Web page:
We were horrified to discover that my father had abused several of the grandchildren, including my own children and one of my siblings. Like most children, they had remained silent because they loved him and didn’t want him to get in trouble. The truth was becoming clear. This supposed man of God, this loving father, this doting grandfather had played us all. The shock and disbelief turned to anguish and despair as the magnitude of the situation began to set in. The father I thought I’d had all my forty years of life was a lie. I was the daughter of a pedophile.

♦ Many Christians are fascinated by Jordan Peterson. He even got asked to officiate a wedding; pausing a few minutes to go online and get ordained. So why are the ideas of this University of Toronto professor so interesting?

♦ Can a person be LGBTQ and also be an Evangelical? Regardless of the outcome, some Evangelical scholars think the former group should at least be permitted involvement in settling the definition of the latter.

♦ Just seeing this horrific story from last month. A missionary in Cameroon was shot dead by terrorists in front of his wife and small children

♦ …Also from Premier UK, a story about children forced to attend a Gay Pride event, with no opting out permitted. Fourteen parents complained, and at least one said the school is no longer treating her the same. “Her son no longer attends the school because she feels they were ‘bullied out of it’.”

♦ Thanksgiving Question of the Year: Where are the aboriginal voices in the American Thanksgiving narrative? This author says they are completely marginalized in the story.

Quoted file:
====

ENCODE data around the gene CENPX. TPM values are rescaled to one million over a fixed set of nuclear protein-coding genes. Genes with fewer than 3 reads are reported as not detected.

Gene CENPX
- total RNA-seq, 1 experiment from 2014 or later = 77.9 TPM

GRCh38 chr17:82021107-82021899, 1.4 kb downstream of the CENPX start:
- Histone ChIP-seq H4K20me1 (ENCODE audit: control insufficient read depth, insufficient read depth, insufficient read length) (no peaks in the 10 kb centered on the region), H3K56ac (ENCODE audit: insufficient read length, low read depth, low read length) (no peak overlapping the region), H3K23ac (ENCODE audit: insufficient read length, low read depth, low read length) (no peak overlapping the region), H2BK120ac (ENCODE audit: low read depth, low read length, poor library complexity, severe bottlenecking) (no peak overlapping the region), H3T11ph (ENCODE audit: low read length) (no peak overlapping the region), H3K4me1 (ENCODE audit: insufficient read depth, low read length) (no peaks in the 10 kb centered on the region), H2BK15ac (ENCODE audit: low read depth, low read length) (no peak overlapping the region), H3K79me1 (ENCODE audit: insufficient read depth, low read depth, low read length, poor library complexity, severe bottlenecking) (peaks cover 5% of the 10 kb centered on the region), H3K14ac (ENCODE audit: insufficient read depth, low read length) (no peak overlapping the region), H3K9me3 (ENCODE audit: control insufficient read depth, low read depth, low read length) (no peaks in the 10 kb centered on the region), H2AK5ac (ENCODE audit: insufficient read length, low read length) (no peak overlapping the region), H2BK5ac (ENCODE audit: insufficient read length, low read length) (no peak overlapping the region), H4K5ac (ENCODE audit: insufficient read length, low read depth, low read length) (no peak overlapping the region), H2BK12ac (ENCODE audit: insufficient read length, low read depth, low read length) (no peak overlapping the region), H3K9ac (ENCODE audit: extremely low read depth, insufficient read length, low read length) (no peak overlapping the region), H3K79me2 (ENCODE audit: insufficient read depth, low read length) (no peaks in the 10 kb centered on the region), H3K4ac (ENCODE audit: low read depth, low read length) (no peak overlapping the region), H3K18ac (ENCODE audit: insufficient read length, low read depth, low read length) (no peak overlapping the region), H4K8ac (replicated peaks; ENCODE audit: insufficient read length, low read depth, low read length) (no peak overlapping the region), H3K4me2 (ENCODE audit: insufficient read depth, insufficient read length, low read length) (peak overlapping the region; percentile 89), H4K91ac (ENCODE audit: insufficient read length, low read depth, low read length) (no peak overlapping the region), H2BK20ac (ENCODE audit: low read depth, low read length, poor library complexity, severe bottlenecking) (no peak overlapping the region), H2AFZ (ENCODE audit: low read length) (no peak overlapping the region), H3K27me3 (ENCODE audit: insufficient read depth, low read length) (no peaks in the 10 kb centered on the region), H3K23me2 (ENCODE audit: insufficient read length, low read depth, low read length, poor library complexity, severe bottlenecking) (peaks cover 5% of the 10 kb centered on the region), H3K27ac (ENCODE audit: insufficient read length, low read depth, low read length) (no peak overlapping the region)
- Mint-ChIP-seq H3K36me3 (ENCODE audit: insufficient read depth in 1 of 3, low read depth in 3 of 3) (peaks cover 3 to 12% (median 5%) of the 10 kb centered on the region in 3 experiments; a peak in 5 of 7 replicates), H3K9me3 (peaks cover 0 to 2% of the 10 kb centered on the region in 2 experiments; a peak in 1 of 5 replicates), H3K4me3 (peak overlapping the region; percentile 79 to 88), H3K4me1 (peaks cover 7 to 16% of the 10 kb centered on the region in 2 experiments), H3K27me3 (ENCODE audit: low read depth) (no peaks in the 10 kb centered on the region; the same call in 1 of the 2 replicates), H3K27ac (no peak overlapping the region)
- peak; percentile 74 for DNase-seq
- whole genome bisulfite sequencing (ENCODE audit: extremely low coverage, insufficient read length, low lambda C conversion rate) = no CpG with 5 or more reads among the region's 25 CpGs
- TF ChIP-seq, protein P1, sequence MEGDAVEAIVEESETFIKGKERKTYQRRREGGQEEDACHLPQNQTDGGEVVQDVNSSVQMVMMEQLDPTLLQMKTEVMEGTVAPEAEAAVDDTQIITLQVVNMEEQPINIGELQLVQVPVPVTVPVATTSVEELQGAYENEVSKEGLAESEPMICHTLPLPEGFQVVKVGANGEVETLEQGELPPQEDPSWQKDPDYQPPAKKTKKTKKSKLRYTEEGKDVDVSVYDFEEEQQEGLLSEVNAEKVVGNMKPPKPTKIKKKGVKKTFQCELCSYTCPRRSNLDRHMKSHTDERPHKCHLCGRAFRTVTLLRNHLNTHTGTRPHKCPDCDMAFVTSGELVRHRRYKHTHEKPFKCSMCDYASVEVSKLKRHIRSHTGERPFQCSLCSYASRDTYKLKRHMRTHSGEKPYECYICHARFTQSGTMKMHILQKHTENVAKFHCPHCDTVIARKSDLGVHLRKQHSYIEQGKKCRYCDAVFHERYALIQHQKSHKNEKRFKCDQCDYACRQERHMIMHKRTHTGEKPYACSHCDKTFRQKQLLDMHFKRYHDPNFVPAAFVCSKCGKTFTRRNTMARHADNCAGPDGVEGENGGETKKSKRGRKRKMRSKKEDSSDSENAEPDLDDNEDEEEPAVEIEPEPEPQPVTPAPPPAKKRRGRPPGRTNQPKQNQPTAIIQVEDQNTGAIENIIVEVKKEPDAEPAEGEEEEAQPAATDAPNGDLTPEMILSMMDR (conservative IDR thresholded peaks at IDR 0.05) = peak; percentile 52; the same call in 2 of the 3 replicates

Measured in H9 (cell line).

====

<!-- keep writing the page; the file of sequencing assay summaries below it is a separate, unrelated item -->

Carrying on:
♦ The things authors go through to get permission to quote song lyrics in a book. Admittedly, this one needs a lot more lyrics than usual, but when you have to play detective and get people to find the person who holds the rights at a Sushi bar near the Nashville airport, it borders on absurd.

♦ Christian music artist Kari Jobe talks about her visit to the White House.

♦ “Rider University in New Jersey sent a survey to students during the spring semester, asking them which restaurants they would like to see the school bring on campus. But when it became clear that Chick-Fil-A was the students’ top choice, the college disregarded the results of the survey. The school will not bring the popular fast food chain to campus because “their corporate values have not sufficiently progressed enough to align with those of Rider.” [The restaurant isn’t sufficiently evolved, I guess.]

Could the Roman Catholic Church be headed for a split?

♦ The subtitle is, “The Unexpected Story of a Gay Activist Discovering Jesus.” Read an excerpt from the new Zondervan book, A War of Loves. [The foreword is by N.T. Wright.]

♦ Responding to the “Is Lauren Daigle an Enemy of God?” video. Advice experts (!) Paul and Morgan agree and disagree.

♦ Segregation in America: The Wikipedia article about a publication I’d never heard of until a movie of the same name was releasing, The Negro Motorist Green Book, which told African American families where they could get served while traveling the U.S.